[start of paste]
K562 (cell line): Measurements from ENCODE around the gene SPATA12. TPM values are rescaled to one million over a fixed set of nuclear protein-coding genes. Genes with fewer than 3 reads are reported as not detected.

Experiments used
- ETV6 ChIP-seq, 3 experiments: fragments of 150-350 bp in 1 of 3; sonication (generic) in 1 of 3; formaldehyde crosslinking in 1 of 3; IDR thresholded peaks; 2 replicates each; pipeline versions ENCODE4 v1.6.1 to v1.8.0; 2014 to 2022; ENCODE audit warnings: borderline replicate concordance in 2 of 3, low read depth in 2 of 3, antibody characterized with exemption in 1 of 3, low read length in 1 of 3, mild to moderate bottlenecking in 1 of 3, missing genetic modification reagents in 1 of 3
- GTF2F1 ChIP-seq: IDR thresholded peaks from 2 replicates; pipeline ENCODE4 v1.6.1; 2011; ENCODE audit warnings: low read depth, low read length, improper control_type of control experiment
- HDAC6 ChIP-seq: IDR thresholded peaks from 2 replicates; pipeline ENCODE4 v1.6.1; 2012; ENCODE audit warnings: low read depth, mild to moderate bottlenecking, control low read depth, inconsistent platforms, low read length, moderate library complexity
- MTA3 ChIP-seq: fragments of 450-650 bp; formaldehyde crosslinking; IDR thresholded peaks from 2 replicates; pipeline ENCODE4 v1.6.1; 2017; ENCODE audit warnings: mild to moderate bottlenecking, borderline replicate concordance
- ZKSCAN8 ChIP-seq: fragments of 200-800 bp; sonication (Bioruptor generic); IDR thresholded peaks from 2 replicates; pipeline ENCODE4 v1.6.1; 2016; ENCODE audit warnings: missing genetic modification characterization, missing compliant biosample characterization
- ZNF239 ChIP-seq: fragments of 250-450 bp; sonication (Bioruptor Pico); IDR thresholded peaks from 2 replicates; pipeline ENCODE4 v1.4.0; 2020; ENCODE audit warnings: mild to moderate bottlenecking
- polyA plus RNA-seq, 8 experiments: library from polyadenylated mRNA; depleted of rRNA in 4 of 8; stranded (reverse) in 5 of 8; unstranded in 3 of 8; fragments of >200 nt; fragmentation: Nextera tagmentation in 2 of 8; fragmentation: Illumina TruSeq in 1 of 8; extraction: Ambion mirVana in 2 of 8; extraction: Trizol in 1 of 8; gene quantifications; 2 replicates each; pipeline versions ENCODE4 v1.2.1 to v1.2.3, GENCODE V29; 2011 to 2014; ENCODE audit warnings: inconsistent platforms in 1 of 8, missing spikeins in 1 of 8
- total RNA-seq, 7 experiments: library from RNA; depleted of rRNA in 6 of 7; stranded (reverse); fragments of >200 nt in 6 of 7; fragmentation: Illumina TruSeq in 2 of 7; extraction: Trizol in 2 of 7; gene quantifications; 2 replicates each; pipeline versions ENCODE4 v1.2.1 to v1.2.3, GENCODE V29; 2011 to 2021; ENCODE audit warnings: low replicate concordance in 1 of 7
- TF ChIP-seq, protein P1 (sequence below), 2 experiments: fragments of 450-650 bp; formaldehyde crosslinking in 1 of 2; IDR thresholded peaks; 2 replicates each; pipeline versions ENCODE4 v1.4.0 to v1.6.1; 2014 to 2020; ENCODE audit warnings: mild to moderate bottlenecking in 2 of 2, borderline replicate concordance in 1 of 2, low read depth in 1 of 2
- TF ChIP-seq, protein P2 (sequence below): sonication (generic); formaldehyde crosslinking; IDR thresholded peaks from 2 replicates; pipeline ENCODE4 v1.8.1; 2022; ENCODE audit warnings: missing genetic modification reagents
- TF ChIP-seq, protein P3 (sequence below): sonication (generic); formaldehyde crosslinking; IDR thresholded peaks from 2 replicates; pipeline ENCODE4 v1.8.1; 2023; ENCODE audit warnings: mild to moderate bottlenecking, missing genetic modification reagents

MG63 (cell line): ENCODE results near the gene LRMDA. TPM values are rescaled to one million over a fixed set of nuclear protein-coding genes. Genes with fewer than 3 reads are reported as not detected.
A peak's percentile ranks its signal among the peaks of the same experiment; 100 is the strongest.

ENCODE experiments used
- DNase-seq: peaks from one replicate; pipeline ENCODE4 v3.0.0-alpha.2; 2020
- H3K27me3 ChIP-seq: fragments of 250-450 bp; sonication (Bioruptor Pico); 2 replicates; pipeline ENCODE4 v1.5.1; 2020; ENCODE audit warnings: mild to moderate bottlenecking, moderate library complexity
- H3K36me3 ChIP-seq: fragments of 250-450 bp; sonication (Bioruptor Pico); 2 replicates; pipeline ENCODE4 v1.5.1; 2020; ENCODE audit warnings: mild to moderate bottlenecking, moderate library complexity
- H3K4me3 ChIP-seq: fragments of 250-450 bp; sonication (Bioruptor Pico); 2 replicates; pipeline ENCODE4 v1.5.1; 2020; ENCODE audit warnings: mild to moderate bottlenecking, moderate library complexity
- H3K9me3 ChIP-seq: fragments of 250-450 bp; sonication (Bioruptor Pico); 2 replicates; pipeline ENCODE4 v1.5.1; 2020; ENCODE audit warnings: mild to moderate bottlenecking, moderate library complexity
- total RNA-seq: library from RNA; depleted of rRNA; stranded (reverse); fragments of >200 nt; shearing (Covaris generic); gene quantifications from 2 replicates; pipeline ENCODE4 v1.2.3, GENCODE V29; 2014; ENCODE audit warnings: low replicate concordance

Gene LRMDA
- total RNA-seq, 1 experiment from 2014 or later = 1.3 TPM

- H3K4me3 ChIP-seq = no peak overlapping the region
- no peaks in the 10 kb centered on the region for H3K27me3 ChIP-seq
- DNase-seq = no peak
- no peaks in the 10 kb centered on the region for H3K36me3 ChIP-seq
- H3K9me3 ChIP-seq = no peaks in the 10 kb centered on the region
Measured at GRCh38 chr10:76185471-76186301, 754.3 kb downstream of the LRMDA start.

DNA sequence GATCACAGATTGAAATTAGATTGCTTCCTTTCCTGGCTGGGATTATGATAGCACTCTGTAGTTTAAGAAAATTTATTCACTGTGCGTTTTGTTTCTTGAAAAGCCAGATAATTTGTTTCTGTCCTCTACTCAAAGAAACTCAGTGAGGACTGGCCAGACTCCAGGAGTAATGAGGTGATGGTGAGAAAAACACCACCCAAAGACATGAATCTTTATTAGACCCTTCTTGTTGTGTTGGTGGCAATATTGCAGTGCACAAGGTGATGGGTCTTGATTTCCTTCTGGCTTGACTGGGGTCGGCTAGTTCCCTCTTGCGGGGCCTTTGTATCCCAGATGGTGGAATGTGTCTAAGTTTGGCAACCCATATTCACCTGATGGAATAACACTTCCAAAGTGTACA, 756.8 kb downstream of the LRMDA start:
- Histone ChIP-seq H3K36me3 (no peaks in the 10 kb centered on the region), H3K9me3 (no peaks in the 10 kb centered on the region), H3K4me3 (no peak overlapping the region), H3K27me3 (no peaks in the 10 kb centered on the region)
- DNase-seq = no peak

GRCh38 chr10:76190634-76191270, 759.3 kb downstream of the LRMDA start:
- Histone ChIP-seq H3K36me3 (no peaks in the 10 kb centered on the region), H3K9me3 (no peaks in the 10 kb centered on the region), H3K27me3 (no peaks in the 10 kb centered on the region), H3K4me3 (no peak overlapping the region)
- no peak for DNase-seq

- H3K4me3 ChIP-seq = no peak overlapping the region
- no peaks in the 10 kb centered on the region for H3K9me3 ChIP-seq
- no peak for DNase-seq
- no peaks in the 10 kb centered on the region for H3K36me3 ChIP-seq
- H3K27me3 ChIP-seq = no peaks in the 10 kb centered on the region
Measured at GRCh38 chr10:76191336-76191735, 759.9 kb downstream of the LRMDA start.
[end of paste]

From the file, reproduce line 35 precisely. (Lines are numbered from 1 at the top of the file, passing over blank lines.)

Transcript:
- Histone ChIP-seq H3K36me3 (no peaks in the 10 kb centered on the region), H3K9me3 (no peaks in the 10 kb centered on the region), H3K27me3 (no peaks in the 10 kb centered on the region), H3K4me3 (no peak overlapping the region)